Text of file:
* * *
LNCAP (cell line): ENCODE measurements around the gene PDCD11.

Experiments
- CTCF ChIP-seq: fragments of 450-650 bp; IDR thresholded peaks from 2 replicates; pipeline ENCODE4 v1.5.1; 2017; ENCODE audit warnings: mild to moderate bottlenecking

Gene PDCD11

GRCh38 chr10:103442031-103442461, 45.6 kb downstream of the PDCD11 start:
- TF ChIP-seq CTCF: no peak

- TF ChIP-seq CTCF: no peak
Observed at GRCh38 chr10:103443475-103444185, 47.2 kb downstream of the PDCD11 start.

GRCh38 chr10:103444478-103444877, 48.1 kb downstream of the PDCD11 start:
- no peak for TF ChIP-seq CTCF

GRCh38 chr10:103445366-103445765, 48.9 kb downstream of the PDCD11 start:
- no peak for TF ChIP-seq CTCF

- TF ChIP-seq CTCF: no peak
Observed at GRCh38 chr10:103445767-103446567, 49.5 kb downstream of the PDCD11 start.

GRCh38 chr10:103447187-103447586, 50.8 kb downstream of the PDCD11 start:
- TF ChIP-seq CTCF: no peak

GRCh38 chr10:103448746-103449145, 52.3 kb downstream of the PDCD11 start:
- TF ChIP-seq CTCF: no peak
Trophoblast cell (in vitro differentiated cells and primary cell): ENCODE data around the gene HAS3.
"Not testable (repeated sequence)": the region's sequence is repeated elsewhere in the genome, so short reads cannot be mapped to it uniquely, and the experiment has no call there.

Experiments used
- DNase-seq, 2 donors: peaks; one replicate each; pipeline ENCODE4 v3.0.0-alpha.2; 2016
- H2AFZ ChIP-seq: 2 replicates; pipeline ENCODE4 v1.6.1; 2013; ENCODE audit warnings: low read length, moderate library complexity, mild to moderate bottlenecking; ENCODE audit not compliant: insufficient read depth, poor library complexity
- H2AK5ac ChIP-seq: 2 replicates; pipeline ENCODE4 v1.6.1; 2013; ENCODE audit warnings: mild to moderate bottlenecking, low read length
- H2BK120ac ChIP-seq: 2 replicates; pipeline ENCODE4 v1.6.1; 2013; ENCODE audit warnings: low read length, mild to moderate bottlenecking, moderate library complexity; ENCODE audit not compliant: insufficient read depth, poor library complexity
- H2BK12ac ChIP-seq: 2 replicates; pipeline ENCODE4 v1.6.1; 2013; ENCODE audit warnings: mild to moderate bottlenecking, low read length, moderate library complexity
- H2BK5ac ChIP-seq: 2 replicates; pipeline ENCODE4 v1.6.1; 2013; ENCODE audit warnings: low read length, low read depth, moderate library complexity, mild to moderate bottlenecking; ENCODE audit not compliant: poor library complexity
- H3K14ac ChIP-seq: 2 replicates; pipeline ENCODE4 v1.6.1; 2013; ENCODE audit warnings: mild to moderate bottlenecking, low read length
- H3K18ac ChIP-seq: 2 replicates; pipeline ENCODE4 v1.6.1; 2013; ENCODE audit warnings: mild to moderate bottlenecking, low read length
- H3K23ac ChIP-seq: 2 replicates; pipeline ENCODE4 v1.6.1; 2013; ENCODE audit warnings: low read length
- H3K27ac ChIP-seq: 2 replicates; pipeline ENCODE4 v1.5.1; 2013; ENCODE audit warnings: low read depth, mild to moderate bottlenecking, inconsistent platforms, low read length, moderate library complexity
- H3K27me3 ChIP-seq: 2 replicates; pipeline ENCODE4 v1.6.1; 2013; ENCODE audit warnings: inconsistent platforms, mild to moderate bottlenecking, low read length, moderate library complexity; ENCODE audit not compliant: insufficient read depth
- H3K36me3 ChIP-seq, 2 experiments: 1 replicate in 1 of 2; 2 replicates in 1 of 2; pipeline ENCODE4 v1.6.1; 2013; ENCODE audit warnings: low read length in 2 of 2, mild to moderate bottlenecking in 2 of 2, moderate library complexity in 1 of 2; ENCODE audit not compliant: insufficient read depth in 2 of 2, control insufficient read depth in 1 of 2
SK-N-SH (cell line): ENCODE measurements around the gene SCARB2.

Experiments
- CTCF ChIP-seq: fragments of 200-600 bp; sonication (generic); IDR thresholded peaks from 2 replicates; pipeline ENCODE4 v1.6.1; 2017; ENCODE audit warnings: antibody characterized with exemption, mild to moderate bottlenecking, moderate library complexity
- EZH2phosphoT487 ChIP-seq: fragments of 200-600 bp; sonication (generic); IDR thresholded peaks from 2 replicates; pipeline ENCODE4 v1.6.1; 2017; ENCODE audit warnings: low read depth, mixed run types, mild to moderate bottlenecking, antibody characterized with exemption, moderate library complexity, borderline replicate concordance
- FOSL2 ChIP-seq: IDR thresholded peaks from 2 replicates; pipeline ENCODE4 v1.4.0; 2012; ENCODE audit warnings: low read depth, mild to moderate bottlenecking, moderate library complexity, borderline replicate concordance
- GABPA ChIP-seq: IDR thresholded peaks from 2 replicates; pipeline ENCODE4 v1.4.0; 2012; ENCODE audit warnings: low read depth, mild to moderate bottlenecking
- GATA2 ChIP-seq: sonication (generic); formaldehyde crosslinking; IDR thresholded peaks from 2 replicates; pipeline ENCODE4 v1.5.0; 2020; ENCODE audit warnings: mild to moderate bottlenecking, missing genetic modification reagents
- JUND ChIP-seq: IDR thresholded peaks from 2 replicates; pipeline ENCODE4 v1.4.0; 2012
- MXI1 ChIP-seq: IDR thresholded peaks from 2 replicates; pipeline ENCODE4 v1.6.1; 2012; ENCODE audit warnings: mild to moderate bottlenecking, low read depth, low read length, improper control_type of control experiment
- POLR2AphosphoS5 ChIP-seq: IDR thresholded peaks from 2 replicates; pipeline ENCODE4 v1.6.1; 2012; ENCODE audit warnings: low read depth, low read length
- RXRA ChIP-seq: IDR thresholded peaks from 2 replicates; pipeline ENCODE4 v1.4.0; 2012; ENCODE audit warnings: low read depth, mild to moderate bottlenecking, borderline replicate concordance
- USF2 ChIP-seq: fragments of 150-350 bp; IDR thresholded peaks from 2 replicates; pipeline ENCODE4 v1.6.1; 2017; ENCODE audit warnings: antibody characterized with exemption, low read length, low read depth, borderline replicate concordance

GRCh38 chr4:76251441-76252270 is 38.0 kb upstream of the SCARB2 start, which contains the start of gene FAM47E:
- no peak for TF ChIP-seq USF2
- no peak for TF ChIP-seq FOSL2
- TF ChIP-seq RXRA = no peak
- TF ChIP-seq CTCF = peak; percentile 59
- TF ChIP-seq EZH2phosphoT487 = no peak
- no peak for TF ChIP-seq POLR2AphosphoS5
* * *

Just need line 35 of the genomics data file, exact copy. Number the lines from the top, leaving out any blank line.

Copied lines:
Experiments